The Oil Palm is a medium to tall type of palm, growing to typical heights of around 60 feet. The crown of this tree is dense and extensive in size, with a single pinnate frond measuring up to 16 feet long. This makes it a good choice for creating shade for smaller trees and shrubs which could be planted beneath it.
The Oil Palm is native to western Africa, and as such is accustomed to consistently warm temperatures. It can grow outside in USDA hardiness zones 10 to 12, where the climate is appropriately hot. In its native habitat, the Oil Palm tree typically grows alongside streams and on riverbanks where the soil is moist and doesn’t drain well.
As a result, these plants thrive in wet environments, and they are not particularly prone to root rot, even when grown in soggy or waterlogged soils. They need plenty of moisture to thrive, so plant these palms in a climate that receives heavy rainfall.
Guadalupe Palm (Brahea edulis)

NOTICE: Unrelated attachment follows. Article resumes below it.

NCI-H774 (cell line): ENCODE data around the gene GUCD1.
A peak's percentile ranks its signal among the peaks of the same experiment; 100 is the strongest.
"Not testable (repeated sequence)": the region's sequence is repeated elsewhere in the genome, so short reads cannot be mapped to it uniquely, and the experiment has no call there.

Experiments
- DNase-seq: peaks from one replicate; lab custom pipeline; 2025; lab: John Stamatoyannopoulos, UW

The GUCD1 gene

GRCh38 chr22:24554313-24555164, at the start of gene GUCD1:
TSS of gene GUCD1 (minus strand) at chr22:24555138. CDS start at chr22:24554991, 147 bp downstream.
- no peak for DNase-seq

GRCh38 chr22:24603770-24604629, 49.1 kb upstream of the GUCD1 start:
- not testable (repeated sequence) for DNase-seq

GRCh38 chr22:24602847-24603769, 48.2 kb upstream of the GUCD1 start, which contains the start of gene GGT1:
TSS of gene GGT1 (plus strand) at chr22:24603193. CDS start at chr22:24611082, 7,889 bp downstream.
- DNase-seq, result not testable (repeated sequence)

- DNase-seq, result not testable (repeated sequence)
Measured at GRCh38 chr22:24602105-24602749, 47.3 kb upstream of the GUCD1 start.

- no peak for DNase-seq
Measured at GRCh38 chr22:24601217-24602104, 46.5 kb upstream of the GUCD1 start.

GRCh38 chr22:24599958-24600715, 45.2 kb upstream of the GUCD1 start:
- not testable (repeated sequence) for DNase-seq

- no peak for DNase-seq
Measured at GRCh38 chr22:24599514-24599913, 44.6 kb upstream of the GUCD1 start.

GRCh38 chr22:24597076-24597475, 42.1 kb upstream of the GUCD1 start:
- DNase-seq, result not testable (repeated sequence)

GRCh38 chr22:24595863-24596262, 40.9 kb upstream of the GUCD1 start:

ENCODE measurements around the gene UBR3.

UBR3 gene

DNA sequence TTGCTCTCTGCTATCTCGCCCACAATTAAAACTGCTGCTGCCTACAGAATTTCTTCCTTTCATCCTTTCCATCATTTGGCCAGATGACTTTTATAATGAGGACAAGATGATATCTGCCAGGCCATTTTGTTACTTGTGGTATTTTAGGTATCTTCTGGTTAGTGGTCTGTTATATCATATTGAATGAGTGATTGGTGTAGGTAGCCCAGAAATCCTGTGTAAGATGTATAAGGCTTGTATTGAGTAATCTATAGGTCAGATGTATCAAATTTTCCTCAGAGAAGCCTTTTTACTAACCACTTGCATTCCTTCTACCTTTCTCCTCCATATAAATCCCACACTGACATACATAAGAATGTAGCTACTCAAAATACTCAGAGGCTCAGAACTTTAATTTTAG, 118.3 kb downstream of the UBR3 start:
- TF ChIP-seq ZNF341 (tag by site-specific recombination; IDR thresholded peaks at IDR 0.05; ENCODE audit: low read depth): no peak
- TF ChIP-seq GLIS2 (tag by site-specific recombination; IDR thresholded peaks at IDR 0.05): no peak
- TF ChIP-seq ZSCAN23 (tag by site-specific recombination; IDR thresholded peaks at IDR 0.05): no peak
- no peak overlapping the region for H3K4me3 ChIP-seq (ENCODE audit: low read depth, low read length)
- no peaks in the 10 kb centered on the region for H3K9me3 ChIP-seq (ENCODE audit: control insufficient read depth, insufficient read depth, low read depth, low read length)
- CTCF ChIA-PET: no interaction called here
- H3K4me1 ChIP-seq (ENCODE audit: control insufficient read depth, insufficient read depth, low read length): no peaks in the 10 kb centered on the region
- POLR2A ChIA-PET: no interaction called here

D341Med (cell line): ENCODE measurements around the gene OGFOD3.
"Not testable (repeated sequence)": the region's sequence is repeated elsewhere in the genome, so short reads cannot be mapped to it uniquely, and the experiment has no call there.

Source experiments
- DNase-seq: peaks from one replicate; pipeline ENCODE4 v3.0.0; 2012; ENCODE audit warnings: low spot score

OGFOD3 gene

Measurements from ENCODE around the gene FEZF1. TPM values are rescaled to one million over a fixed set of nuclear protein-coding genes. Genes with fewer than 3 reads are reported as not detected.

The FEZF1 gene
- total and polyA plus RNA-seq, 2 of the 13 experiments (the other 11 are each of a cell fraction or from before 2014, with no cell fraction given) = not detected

This palm is named after the location it is native to, which is Guadalupe Island off the coast of Mexico. It is a low-growing palm that will reach heights of between 30 and 40 feet. The crown of this palm is made up of a dense cluster of stems each spread out with stiff fan-shaped fronds at the end.
The result is a spiky-looking crown, which is very striking aesthetically, but it also makes for creating a good amount of shade. The Guadalupe Palm is widely cultivated as an ornamental palm in California, for both of these reasons. In summer, the palm produces pale yellow flowers which develop into black fruits with sweet, pulpy flesh.
The tree requires full sun to thrive and should be grown in USDA hardiness zones 9 to 11. Unlike most palms, it is actually quite tolerant of drought, though it will look best when provided with plenty of moisture.
Bismarck Palm (Bismarckia nobilis)
This palm is native to Madagascar but can commonly be seen throughout Florida, California, Texas, and Arizona. It produced stiff, fan-shaped fronds in a silver-blue color, making it striking to look at and easily identifiable. The stems which hold the fronds shoot out in every direction, creating a somewhat messy yet dense crown that can span up to 24 feet in width.